Pray About Everything

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When Mark Dever says something is one of his “favorite books” about a particular topic, my interest is piqued immediately. That’s exactly what Dever says about a new book by Paul Tautges called Pray About Everything: Cultivating God-Dependcy, saying that it is “one of his favorite books on prayer.” That is high praise indeed. But does it stand up to such high praise? I believe it does.

Why Another Book on Prayer?

Many excellent books have been written on the subject of prayer. So why another? Jerry Bridges, in the book’s forward, gives a 3 reasons that this book is important and needed …

  1. We need to be continually reminded of the basic truths of Scripture
  2. Prayer is hard work
  3. This book is directed primarily toward congregational prayer in the context of the local church.

It is this third reason that Bridges gives that I think highlights why this new book by Tautges is so important and needed for believers today. Not only is individual, private prayer essential for the believer, but so is the corporate, gathered prayer of God’s people seeking God together.

The Structure

The book is split into two parts. In the first part, Tautges shows that prayer is an expression of God-dependency. In these chapters he shows that prayer was “the very lifeblood of the New Testament church” (15). Looking first at the example of the Jerusalem prayer meeting in Acts 1, and then at the string of commands in 1 Thessalonians 5 concerning rejoicing and prayer, Tautges helps the reader in this first section better understand the role and function of prayer in the believer’s life as a primary means of communicating dependency on God.

The second part comprises the bulk of the book, made up of 7 chapters that were originally brief meditations by the author in the context of his church’s corporate prayer meeting. Through these chapters, Tautges helps the reader gain a better biblical and theological understanding of prayer and some of the finer facets of prayer. The seven chapters deal with the following subjects:

  1. Praying in Jesus’ Name
  2. Praying for Unbelievers
  3. Praying for Government Leaders
  4. Praying with a Forgiving Heart
  5. Calling for Your Elders
  6. How Husbands Get Their Prayers Answered
  7. When the Holy Spirit Prays

Finally, there are 7 appendices following the final chapter that include various practical helps for cultivating this God-dependency in prayer not only in your own personal life but also in that of your church body.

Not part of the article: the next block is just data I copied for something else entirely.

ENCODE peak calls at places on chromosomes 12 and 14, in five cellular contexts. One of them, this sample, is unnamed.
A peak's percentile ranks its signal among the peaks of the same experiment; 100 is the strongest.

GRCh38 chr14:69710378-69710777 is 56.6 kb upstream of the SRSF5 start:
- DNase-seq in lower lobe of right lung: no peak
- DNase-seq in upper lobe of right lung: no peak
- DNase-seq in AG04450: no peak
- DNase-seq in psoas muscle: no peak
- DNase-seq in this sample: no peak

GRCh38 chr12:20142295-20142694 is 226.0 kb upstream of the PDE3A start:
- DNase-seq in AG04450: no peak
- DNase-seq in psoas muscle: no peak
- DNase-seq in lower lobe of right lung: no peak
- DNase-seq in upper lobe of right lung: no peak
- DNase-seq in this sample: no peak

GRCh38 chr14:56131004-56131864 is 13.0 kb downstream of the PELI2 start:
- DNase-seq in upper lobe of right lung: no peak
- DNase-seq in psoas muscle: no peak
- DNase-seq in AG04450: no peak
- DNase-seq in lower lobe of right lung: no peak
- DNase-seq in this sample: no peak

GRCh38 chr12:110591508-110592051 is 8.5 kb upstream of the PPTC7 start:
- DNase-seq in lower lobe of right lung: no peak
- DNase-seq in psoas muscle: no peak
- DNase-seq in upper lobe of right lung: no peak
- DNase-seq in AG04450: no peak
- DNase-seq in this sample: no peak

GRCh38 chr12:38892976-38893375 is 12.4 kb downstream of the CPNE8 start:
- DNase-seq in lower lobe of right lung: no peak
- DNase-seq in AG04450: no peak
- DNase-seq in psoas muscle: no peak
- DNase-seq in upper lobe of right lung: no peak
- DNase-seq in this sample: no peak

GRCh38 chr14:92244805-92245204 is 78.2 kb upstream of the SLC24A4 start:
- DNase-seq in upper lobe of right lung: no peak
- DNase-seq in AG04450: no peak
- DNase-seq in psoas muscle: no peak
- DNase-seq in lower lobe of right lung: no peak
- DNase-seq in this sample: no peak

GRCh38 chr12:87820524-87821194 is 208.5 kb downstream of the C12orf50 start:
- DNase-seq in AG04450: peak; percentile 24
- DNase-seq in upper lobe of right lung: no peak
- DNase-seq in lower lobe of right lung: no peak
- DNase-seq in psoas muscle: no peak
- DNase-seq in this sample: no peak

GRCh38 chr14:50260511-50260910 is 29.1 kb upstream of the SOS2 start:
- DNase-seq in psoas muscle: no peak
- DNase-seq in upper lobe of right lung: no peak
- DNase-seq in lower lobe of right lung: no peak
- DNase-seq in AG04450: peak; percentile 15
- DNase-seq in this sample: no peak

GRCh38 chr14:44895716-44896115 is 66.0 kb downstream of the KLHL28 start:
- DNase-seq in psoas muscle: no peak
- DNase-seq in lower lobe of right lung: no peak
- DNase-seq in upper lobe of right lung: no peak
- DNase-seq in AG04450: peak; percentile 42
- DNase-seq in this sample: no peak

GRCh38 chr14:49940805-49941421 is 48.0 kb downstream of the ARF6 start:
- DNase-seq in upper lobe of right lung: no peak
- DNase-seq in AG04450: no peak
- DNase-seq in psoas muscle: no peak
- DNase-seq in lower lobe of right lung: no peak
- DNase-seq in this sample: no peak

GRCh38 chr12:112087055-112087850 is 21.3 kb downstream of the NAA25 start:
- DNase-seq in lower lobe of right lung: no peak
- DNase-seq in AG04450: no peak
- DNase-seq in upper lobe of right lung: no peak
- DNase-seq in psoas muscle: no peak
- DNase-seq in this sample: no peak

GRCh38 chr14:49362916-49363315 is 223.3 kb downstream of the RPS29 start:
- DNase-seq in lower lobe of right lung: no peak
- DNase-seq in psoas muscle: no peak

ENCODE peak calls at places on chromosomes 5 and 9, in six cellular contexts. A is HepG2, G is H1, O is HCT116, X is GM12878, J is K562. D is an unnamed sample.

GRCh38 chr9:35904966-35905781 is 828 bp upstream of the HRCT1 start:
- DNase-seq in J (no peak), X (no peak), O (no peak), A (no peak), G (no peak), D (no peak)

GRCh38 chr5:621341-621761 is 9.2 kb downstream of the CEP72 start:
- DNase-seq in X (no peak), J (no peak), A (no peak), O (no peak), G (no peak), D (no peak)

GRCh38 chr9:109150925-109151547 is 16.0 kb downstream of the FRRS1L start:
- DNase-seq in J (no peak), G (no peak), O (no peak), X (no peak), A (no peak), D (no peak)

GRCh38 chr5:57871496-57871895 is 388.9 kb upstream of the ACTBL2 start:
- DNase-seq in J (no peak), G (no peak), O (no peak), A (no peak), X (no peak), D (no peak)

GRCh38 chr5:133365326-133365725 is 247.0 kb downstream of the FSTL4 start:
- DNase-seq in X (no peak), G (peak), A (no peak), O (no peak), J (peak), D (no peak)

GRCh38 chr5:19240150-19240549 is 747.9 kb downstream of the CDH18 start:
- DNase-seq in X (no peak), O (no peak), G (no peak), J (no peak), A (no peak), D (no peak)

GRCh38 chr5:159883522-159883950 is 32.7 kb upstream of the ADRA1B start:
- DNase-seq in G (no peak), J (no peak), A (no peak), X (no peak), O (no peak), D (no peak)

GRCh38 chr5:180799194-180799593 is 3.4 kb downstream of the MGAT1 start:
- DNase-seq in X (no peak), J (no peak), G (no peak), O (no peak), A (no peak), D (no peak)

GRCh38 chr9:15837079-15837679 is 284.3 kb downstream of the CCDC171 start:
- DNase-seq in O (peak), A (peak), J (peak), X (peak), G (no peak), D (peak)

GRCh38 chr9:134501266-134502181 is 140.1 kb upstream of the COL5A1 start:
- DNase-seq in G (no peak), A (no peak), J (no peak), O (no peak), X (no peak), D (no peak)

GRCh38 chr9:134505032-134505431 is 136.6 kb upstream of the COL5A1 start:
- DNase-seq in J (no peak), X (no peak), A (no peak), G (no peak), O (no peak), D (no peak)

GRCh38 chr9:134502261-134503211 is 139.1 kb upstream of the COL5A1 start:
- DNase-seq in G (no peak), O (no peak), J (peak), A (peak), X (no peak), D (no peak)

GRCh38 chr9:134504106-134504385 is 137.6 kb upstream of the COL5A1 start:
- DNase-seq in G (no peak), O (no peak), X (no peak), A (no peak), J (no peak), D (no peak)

A Few Quotes

Below are a few of my favorite quotes from the book …

On prayer as God-dependency:

“One of the pleasures of God is to take ordinary, common sinners, redeem them, and then empower them with the Spirit to walk in God-dependency. And the clearest mark of their humble, God-dependent spirit is their dedication to prayer” (21).

On prayerlessness as sin:

“Prayerlessness is sin, as is the self-sufficient heart attitude of independence that feeds it … Prayerlessness is the most subtle discloser of our independence from God and is our depraved heart’s own declaration of sovereignty” (30-31).

On the need for gathered prayer in churches:

“I am convinced our churches will not experience the fullness of the Spirit’s power until we return to the priority of prayer, not only as individual believers who pray in private, but also as churches filled with people who cry out to God together. Alex Montoya agrees: ‘The wonder of today’s church is that so much goes on with so little praying. The answer to many churches’ problems is not more seminars, programs, and promotional gimmicks, but more intercession on the part of God’s people, both as a group and in the closet'” (58).

Conclusion

This book is far from a full-orbed treatment on prayer. But it is not intended to be so. Rather, the author intended to help the reader understand his/her dependency upon God and how that is manifested in prayer, not only in the individual’s life but also in the life of the larger church body. The book certainly accomplishes that task and is a wonderful resource for any believer to work through. In right around 100 pages, you will find this to be a book that is easy to finish, but certainly not easy to master. As you work through the truths of this book, you will find yourself learning how to implement its principles into your prayer life for years to come.

In accordance with FTC regulations, I would like to thank Shepherds Press and Cross Focused Reviews for providing me with a review copy of this book in exchange for a fair and honest review.

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